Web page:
- 3) Variations due to component tolerances: Some components are more precise in value than others. If a manufacturer hand-picks the components they can assure consistent quality, but if they don't you can end up with happy accidents and stinkers coming off the same production lines.
What capacitors/resistors do you buy? Where do you purchase them from?
Check out my purchasing parts page.
How do I test capacitors?
"Tropical Fish capacitor chart"
Power Supply - I see this symbol and I know it's a battery, but which end is positive?
The end with the longer line line (in this case vertically) is the positive terminal, so...
the left side is positive and the right side is negative.
Power Supply - I see V+ mentioned in some schematics, for a 9V battery powered device, does this mean the PLUS end of the battery?
Yes. You make sure that all V+ connections are connected together and that the PLUS or POSITIVE side of the battery is connected to them. V+ basically means the most positive voltage of your pedal; usually 9 volts. V+ is sometimes also called Vcc (+). Vcc(-) in most circuits we use would be ground (or the most negative voltage).
Power Supply - What is V.R., V.B, VREF, 1/2V+ etc....?
Well, V.R. is voltage reference and 1/2V+ is 1/2 of your most positive voltage (usually 9 volts). Usually they are one and the same and you can typically see V.R. connected to a resistor that connects to the input of an op amp as in the Shaka Braddah 3, The Rat and many others. Basically if you see 4.5V or V.R. or 1/2V+ ( all the same), you find all the places on the schematic that reference the label and connect them together. So all of the places that reference V.R. would connect together; one of the connections actually creates V.R. or 1/2V+. The connection that usually creates V.R. or 1/2V+ aka 4.5V (for a 9V battery) usually is a voltage divider. Typically two identical resistors, one to V+ (such as 9V), the other to ground. The place where they connect is V.R. or 1/2V+.
How is VREF calculated?
Again, GEOFEX.COM has a great explanation!
An example of 1/2V+ also known as V.R., V.B., VREF, 1/2V+ etc...
misc - I'm looking at a PCB and I see points A,B,C,Grnd,V+ etc... Where do they connect to???
They are usually places where you put a wire into the board and it connects to a potentiometer or ground wire of the input jack or the plus side of a battery. Look at the schematic for the PCB and these points should be labeled.
Power Supply - I would like to try running my pedals at 18 volts with 2 batteries. How do I get 18 volts out of 2 batteries?
Take 2 battery clips, connect the black (negative) of one to the red (positive) of the other clip. Now use the two remaining clips as usual, when you measure the voltage with a multimeter with fresh batteries, you will measure around 18 volts.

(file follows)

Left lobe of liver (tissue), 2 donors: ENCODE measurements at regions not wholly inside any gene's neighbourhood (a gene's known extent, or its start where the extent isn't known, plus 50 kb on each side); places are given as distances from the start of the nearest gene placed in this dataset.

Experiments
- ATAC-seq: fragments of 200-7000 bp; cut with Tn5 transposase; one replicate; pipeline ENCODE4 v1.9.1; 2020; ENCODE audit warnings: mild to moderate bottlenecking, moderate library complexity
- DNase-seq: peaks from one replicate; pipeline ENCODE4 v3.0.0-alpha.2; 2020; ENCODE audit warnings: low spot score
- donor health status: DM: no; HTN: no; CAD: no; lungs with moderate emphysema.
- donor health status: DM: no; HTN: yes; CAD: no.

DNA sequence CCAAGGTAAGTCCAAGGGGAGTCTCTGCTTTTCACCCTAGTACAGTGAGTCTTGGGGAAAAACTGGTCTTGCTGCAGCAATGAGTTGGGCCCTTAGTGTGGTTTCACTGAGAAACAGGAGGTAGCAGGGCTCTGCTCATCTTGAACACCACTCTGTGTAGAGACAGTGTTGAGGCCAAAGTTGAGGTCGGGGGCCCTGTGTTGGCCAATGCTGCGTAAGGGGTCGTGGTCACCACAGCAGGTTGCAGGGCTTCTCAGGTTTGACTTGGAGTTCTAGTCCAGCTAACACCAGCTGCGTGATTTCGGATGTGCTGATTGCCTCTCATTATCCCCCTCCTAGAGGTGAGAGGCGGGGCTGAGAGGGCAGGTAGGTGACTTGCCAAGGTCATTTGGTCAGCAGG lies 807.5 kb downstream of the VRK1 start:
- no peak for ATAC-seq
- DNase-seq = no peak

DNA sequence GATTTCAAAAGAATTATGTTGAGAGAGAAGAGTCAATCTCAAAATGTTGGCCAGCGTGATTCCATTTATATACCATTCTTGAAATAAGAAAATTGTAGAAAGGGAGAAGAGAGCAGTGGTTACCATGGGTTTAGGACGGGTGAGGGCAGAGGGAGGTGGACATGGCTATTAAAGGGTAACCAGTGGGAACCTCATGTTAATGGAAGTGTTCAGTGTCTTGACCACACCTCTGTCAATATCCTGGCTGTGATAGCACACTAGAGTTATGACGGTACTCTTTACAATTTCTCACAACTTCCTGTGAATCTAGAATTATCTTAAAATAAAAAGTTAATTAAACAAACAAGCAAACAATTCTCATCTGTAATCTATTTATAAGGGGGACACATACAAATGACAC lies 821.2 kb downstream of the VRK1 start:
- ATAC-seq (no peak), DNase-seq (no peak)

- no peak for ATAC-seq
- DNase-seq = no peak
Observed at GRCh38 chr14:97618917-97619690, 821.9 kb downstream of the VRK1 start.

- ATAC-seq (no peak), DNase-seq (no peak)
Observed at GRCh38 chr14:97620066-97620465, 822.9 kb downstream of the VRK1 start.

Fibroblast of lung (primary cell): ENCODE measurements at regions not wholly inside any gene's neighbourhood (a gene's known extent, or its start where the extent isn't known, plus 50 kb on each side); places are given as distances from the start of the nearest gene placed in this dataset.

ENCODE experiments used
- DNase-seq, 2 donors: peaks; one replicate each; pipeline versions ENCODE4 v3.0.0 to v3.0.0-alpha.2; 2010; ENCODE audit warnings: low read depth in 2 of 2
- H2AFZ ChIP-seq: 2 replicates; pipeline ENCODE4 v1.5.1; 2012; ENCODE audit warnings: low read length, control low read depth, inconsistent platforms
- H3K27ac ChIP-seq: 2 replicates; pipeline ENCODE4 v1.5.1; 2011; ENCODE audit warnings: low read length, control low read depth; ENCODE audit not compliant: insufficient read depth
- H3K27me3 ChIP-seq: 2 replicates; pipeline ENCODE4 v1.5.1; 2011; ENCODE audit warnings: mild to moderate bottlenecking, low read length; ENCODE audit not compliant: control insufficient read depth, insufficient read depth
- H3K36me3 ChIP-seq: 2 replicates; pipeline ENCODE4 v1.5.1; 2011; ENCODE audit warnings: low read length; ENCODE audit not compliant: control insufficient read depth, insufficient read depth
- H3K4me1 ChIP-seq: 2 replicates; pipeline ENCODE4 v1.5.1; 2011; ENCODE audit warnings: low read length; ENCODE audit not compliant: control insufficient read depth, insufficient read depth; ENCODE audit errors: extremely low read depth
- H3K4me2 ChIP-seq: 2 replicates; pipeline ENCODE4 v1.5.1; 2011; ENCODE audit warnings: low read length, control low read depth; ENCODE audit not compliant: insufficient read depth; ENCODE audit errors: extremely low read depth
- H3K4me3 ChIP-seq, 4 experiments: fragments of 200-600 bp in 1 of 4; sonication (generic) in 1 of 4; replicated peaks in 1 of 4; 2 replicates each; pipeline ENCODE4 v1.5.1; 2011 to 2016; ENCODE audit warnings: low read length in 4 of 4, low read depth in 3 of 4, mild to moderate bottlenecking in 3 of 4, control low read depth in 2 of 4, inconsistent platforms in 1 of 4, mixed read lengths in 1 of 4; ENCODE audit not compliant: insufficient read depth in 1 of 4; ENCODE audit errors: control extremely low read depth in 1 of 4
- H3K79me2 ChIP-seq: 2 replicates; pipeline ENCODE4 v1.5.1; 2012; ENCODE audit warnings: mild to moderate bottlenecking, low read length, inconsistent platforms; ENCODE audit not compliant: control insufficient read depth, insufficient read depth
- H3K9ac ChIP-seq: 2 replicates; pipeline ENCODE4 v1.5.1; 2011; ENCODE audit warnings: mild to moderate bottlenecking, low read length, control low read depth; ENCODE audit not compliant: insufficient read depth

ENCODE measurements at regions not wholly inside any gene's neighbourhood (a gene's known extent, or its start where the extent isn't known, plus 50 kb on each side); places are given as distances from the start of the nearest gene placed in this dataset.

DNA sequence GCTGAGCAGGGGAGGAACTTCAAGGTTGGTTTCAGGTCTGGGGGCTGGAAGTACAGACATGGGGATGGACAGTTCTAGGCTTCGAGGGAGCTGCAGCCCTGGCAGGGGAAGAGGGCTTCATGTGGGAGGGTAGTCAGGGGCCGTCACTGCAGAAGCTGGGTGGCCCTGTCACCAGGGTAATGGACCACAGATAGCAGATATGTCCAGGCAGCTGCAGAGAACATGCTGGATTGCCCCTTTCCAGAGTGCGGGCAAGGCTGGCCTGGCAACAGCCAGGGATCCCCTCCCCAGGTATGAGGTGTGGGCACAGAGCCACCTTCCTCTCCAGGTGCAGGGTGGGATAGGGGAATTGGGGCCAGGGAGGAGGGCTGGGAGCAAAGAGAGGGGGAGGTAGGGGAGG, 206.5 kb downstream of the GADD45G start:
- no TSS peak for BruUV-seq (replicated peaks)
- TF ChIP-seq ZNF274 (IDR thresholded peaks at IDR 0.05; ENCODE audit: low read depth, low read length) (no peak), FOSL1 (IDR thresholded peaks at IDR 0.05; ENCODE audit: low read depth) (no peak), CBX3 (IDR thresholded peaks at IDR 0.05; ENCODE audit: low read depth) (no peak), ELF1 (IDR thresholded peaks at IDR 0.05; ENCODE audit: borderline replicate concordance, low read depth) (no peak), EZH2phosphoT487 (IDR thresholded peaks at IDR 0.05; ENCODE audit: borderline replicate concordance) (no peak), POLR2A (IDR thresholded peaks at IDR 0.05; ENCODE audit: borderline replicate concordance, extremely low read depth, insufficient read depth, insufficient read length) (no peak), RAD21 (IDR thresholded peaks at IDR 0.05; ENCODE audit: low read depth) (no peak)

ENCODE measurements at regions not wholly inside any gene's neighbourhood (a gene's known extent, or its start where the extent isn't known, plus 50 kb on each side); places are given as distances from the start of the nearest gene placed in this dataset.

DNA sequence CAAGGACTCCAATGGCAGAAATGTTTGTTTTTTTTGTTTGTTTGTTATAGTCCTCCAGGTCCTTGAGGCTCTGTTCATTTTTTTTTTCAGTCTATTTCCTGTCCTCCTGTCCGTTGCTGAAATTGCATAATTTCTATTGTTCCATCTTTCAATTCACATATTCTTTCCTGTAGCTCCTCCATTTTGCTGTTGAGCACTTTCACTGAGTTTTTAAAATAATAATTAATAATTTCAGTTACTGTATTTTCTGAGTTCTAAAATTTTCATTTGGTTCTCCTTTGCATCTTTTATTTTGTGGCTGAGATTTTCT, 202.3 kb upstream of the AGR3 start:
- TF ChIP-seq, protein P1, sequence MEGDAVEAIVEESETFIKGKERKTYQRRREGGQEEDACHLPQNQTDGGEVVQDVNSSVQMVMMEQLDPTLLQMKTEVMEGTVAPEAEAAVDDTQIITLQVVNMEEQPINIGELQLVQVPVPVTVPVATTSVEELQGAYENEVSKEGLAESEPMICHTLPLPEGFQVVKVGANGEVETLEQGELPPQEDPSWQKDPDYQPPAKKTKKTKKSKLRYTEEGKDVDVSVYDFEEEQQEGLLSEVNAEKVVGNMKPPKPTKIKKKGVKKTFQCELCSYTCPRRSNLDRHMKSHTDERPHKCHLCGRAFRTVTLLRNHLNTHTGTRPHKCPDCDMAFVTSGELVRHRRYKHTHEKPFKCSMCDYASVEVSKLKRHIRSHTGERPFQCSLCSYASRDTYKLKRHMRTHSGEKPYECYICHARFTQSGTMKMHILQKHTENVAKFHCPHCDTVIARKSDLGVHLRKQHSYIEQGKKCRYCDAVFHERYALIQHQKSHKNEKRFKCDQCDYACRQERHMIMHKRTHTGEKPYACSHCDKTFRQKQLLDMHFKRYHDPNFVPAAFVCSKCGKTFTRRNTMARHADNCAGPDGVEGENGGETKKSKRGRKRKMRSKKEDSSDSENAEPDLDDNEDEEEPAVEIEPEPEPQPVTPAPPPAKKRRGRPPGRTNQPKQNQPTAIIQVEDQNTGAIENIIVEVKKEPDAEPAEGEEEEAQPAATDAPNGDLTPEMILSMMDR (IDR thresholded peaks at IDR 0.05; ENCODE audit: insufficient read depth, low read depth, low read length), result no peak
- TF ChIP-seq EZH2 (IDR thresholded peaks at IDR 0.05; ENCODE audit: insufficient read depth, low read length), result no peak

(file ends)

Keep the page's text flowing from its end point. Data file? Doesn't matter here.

You should verify that your capacitors are rated to handle the higher voltage.
What is series and parallel when connecting two batteries? What is the difference in voltage?
Power Supply - want 18 volts but I want to use one battery.... is this possible?
I purchased a wall wart and even though it says 9 volts, when I measure it I get 14 or 16 volts. What's going on?
You have an unregulated power supply. You can turn it into a regulated power supply by using a voltage regulator like the LM317. See this thread.
Power Supply - How can I get a negative voltage out of a single battery for a bipolar power supply?
Check out the ICL7660 7662, LT1026, voltage converters. They can double, produce negative voltages etc... from a single battery.
I've got one of those SKB powered pedalboards. Is it possible to lop the tip off one of the power cords and rewire it with reverse polarity to power a PNP pedal?
Power Supply - How can I drop 9V to 5V easily?
From Zachary Vex:
Only if it's the only pedal you are powering with the power supply. if you are also using that same supply normally with other effects, you'll be shorting +to - at the ground connection when you attach one pedal to another...think about it. the plus side is ground on the PNP box, and minus is ground on the others, then you connect the grounds together...fizzle!
the only way to do it is to connect a second supply that allows you to make the negative connection on your PNP pedal BELOW groundlevel. so you can lop off a connector and reverse it to powera positive ground (PNP fuzz face) pedal, but it has to be connected to a different power supply.
How can I protect my circuit from a backwards battery?
Simple methods: Diode in series or parallel
What is the best way to add a 9V wall wart to my fuzz clone? What can I add in terms of filtering to insure, or at least cut down noise for low noise operation?
From Rob Strand:
The simplest suggestion is to put a 100 ohm resistor in series with the power rail (ie. -rail for PNP, +rail for NPN, not that it really matters) then a 100uF electro across supply, on the effect side.
How do I put jacks for 9V adaptors on my pedals?
JD did all the work here:
Jacks - Do I use mono or stereo jacks?
Unless you have a special pedal that requires otherwise, use a stereo 1/4" jack for the input of the pedal (so you can unplug your instrument cable to power down the effect) and use a mono jack for output. (See next question for how to wire the input stereo jack). For the output, you use a mono 1/4" jack and the tip lug of the jack is connected to your circuit's output signal and the sleeve lug is connected to ground. The difference between a stereo jack and mono jack is that the stereo jack has 3 lugs (tip, ring and sleeve), while the mono jack only has tip and sleeve.